On the "soul" Plutarch was something of a dualist. The soul, he decided was "eternal after death." When it was part of a body it was like a "caged bird." A restlessness. But when the soul remained in a body for a long time, it became tame. And after the release that follows death, such a tame soul would develop a hankering, or perhaps a nosiness, to once again involve itself in the affairs of the living and it would return to inhabit another being. And probably for Plutarch, that other being was a person in the form of a new born.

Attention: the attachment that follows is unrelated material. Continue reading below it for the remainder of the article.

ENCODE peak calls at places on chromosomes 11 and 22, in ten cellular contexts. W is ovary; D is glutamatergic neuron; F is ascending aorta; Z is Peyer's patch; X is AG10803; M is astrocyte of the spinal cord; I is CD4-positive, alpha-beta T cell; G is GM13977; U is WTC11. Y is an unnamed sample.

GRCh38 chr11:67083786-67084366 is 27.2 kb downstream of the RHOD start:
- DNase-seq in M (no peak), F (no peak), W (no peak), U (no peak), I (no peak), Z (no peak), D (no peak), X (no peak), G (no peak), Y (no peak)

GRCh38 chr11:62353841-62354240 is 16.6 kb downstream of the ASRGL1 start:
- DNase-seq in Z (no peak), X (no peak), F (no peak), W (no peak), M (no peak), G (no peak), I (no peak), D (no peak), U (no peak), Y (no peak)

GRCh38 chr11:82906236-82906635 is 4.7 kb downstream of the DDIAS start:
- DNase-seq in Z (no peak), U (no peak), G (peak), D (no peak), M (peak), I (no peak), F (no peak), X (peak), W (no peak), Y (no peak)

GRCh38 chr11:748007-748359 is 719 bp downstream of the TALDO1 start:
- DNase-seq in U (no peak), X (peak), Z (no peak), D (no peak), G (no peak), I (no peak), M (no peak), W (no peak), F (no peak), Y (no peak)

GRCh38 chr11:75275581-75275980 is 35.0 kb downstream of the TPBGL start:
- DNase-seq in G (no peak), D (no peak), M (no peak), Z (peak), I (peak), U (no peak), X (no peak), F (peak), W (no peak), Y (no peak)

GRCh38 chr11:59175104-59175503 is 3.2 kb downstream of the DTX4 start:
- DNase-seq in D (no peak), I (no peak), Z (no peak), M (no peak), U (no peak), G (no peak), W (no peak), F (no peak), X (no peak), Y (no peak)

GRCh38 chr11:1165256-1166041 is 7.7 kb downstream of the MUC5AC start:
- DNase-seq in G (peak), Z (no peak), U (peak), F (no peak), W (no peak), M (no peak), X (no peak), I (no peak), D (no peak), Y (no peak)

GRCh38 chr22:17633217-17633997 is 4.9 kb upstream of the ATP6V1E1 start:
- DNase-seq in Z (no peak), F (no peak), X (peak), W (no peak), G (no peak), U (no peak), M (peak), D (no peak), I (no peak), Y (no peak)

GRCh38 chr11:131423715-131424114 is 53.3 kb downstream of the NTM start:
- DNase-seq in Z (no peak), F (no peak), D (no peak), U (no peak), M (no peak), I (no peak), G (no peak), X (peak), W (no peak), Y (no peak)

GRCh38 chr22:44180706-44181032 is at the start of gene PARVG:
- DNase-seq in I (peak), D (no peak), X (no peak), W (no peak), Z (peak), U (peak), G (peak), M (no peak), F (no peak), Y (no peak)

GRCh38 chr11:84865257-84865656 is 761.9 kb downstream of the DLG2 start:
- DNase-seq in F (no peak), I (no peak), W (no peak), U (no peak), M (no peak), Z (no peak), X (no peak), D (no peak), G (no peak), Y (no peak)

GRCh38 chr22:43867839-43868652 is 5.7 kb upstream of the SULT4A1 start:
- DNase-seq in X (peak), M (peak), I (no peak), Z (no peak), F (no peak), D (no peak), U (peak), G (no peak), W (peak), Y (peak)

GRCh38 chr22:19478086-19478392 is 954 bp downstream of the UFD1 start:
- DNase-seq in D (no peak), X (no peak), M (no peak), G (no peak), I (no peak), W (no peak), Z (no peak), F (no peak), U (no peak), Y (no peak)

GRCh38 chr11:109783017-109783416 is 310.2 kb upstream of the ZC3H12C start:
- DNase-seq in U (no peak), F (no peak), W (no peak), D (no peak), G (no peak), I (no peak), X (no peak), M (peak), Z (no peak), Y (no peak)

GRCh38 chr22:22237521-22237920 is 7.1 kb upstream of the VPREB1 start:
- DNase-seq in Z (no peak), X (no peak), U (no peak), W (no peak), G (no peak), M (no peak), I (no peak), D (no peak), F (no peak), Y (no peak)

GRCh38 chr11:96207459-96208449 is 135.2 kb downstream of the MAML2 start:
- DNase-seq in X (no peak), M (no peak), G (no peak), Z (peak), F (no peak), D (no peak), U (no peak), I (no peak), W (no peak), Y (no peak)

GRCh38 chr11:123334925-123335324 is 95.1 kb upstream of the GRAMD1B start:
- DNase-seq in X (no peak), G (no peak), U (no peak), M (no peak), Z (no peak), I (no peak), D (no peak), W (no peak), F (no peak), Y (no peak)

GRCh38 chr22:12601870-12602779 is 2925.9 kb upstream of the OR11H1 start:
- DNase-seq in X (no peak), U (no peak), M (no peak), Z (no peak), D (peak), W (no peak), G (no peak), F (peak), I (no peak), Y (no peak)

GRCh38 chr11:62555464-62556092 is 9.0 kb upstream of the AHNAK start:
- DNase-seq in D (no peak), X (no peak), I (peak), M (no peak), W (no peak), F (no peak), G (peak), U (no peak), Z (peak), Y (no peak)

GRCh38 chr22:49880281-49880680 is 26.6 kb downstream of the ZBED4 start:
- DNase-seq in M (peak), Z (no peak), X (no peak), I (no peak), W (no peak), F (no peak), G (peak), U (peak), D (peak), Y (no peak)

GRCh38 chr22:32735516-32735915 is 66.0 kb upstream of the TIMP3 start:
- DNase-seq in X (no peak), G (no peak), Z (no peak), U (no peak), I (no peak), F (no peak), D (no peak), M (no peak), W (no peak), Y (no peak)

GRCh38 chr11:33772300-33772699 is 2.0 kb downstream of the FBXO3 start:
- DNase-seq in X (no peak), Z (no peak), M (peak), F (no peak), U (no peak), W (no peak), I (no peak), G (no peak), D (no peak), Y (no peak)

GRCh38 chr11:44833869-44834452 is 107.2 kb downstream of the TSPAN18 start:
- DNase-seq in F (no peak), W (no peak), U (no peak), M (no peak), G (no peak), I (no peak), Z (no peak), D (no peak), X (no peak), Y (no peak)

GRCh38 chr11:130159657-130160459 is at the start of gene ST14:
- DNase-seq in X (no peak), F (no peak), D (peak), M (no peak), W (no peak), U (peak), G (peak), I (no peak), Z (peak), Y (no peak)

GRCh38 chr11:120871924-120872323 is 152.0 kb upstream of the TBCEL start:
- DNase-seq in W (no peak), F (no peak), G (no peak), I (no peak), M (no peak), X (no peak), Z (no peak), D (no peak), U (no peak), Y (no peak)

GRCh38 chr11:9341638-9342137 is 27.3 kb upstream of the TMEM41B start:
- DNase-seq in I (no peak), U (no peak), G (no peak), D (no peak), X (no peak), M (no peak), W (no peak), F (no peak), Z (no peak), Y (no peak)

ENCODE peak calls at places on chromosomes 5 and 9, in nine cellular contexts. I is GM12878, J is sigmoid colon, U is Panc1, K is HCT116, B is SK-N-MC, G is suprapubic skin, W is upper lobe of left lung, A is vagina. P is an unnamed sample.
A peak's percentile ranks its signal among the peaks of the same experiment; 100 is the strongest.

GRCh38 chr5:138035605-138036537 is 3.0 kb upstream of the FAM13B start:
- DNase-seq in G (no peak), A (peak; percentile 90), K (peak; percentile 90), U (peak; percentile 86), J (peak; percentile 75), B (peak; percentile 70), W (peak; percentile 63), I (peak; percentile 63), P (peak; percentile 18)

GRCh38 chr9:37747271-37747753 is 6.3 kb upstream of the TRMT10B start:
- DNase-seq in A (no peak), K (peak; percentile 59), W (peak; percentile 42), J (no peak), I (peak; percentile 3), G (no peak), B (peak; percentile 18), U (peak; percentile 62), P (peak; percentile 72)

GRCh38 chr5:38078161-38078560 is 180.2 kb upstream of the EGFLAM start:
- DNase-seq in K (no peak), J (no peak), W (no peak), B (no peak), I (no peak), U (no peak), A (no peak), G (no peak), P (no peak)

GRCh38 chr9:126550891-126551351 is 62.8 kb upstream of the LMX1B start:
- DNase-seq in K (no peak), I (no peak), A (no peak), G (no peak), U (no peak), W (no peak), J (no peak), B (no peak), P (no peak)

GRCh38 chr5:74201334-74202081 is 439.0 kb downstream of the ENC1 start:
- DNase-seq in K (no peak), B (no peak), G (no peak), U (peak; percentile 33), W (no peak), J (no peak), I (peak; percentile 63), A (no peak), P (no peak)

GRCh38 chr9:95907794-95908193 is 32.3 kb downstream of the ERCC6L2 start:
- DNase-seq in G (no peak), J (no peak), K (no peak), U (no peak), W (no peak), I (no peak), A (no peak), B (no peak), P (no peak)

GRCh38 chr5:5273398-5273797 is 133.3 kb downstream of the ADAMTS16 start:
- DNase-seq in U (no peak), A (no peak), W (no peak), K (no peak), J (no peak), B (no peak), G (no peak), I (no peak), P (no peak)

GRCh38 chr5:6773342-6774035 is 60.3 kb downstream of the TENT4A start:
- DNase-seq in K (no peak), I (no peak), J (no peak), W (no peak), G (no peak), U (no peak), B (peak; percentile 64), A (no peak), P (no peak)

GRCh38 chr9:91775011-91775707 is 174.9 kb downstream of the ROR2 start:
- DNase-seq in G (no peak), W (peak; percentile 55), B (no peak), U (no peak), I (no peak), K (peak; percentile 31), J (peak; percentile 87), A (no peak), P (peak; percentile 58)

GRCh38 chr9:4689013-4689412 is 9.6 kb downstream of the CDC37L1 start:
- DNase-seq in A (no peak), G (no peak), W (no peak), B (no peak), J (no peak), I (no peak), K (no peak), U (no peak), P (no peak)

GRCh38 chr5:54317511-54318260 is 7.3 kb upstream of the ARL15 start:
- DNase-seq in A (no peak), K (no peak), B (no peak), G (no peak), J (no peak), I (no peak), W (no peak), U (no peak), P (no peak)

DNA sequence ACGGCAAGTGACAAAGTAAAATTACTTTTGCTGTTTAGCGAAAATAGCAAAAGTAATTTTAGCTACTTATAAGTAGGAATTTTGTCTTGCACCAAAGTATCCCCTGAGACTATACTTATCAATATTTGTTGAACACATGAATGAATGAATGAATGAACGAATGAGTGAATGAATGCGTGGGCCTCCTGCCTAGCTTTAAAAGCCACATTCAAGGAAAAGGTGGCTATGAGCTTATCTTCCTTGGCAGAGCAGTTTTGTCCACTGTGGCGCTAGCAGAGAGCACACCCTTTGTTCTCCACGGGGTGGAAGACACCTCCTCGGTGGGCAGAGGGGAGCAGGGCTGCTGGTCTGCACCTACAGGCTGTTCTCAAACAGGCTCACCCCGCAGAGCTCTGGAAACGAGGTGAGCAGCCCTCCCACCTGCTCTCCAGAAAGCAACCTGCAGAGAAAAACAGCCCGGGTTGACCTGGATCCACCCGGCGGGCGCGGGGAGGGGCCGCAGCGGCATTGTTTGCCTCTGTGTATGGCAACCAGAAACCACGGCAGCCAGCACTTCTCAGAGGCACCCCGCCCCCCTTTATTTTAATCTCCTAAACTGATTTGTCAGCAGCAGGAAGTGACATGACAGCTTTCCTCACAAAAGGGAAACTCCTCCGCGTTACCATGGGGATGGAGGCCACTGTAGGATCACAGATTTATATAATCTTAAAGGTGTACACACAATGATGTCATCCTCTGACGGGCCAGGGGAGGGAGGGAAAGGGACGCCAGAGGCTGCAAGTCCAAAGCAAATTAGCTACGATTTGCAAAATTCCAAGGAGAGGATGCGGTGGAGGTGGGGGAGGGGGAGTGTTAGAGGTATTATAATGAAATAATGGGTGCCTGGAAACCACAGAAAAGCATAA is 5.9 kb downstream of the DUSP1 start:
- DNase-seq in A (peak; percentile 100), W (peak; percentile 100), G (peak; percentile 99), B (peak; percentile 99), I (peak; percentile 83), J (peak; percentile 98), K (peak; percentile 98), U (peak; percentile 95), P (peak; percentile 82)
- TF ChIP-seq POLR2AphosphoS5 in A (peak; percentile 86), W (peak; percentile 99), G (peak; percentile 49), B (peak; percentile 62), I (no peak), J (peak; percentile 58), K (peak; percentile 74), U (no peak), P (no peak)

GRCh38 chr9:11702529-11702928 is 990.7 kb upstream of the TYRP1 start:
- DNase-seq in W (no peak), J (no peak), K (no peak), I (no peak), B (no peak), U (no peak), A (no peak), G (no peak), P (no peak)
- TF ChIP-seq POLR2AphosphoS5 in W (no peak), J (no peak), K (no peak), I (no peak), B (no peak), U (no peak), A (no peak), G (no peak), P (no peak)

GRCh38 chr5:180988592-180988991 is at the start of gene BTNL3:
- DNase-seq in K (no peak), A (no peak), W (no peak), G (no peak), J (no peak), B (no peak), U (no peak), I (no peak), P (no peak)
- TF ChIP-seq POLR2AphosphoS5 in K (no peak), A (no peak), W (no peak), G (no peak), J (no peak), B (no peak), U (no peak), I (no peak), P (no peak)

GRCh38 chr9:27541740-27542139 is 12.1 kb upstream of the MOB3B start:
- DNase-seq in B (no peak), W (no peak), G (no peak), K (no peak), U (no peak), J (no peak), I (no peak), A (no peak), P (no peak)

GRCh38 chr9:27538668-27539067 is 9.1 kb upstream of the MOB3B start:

He did have wonderful things to say about what he called "other living things".
It was his opinion that when "other living things" became old and "useless" they
weren't to be thrown away as one might an old shoe. Whether he thought plants
"other living things" I just don't know. Nor can I grasp what he might have
meant by "useless."